The Harvard Medical School Family Health Guide

Harvard Health Publications
Order the Book
Contact Us
Sign up for our free e-mail newsletter, HEALTHbeat.  
Email Address:
 
First Name (optional):
 
 
Special Health Information Reports
Incontinence
Weight Loss
Prostate Disease
Vitamins and Minerals
Aching Hands
See All Titles
Browse Health Information
Common Medical Conditions
Wellness & Prevention
Emotional Well Being & Mental Health
Women’s Health
Men’s Health
Heart & Circulatory Health
About the Book
New Information
About the Team
Order the Book
Return to the Family Health Guide Home Page
  Harvard Health Publications
contact us



New information on fibromyalgia

People who suffer from fibromyalgia know something is not right, even though they appear fine otherwise. This painful condition is not well understood, making it that much more difficult to diagnosis and treat. New research offers a better understanding of the disorder and may provide doctors with a way to diagnose the condition and monitor treatment.
Fibromyalgia causes mild to severe pain in the joints, tendons, and muscles of the body. Other symptoms may include fatigue and disrupted sleep. Fibromyalgia can last indefinitely, but does not seem to progress or affect survival. Although the condition is traditionally classified as a rheumatic disease, researchers believe fibromyalgia has its roots in the nervous system. This idea is supported by the results of a study published in the May 2003 issue of Arthritis and Rheumatism.

The study involved sensory testing of 85 individuals suffering from fibromyalgia and 40 healthy volunteers. Using testing of the pain reflex, various temperatures, mechanical pressure, and electrical stimuli, the researchers discovered that patients with fibromyalgia have highly excitable pain centers in their nervous systems compared to healthy individuals. This translates to higher pain sensitivity and lower tolerance for pain than the average person. A simple pinprick may be excruciatingly painful for someone with fibromyalgia.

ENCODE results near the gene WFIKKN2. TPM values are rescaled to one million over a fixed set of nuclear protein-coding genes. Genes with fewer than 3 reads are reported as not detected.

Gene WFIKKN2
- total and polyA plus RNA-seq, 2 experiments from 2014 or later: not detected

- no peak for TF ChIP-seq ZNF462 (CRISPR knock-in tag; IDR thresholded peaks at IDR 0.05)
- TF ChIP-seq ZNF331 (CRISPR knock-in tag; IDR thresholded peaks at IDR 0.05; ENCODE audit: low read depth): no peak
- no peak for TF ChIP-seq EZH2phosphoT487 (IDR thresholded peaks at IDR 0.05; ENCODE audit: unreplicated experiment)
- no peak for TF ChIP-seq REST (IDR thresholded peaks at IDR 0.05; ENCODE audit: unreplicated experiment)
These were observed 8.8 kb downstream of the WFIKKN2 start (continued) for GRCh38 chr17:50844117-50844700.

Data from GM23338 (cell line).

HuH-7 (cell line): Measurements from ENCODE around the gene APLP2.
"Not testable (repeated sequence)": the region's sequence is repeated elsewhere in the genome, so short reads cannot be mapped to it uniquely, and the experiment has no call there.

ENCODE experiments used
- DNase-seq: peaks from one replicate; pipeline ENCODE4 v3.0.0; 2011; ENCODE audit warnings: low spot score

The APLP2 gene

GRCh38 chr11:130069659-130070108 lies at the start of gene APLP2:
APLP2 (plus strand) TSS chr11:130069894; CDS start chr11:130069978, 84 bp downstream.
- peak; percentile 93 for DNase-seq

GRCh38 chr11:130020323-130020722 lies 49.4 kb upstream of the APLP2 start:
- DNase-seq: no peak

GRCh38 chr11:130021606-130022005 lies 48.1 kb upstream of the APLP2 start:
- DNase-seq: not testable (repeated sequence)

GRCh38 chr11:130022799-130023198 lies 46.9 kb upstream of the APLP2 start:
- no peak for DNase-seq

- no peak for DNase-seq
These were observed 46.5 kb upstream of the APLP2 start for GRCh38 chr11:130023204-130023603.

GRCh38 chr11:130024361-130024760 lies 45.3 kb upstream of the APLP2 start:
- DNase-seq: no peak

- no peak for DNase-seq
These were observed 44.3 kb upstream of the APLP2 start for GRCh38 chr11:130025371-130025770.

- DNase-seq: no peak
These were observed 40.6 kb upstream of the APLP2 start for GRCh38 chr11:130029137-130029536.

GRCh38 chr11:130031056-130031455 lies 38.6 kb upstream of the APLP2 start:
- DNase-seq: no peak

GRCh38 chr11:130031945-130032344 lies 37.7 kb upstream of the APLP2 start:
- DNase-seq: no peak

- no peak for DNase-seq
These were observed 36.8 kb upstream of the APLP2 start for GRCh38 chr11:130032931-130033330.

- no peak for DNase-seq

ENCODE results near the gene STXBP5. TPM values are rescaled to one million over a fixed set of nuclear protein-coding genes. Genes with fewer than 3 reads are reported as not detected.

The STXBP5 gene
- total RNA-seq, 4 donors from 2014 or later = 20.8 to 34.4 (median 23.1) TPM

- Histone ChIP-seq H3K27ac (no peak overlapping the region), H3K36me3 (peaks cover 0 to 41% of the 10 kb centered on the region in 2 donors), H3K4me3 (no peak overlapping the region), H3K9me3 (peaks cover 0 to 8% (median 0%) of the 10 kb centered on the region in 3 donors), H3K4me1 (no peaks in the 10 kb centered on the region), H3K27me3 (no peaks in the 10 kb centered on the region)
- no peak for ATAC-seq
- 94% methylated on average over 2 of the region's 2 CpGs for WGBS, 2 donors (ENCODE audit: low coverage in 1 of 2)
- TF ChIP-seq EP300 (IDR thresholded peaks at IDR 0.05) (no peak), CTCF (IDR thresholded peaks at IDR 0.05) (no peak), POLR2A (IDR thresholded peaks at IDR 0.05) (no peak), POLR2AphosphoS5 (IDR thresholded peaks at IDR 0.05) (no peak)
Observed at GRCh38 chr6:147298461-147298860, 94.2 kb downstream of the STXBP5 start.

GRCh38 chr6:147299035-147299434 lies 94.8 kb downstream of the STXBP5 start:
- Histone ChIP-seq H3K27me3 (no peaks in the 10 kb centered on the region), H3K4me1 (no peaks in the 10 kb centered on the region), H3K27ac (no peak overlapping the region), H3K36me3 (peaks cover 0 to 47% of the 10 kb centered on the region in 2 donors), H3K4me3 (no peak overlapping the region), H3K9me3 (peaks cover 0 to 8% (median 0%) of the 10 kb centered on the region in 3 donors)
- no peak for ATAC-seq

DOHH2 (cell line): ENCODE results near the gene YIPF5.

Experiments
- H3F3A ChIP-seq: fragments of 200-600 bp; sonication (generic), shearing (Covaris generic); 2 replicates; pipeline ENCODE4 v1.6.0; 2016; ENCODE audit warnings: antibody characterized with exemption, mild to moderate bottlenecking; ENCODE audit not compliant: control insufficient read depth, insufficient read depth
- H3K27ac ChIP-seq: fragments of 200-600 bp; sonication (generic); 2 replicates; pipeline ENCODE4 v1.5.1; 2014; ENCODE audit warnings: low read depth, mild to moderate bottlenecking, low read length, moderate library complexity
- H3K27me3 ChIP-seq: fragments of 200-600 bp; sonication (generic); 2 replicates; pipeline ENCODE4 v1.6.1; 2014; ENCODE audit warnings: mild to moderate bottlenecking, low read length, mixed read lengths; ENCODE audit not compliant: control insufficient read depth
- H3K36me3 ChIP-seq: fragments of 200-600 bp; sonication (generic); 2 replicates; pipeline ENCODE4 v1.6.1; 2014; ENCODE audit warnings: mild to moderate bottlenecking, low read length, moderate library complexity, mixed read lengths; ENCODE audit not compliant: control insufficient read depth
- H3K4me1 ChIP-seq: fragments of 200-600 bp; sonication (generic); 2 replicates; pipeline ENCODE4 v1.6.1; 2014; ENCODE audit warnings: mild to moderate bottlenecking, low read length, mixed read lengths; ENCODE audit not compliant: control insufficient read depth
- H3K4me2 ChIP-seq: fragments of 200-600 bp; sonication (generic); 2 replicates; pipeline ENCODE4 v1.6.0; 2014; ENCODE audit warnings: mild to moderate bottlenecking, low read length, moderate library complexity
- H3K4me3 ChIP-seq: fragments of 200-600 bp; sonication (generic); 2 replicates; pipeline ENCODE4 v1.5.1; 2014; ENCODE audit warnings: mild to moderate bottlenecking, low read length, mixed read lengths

The results also suggest measurement of the pain reflex may be one way to determine which patients would benefit from painkillers that target the central nervous system, such as antidepressants. A low dose of the antidepressant amitriptyline (Elavil) is already known to be effective at diminishing the pain associated with fibromyalgia.
Besides the possible use of antidepressants to combat the pain, a number of other strategies are effective at alleviating the pain. These include pain relief medications including acetaminophen, aspirin, and nonsteroidal anti-inflammatory drugs. Doctors recommend low-impact exercise, such as walking, swimming, and cycling, as well as stretching to ease stiffness. Good sleep habits are also important to ensure the body has time to rest.

September 2003 Update

Back to Previous Page




©2000–2006 President & Fellows of Harvard College
Sign Up Now For
HEALTHbeat
Our FREE E-mail Newsletter

In each weekly issue of HEALTHbeat:

  • Get trusted advice from the doctors at Harvard Medical School
  • Learn tips for living a healthy lifestyle
  • Stay up-to-date on the latest developments in health
  • Plus, receive your FREE Bonus Report, Living to 100: What's the secret?

[ Maybe Later ] [ No Thanks ]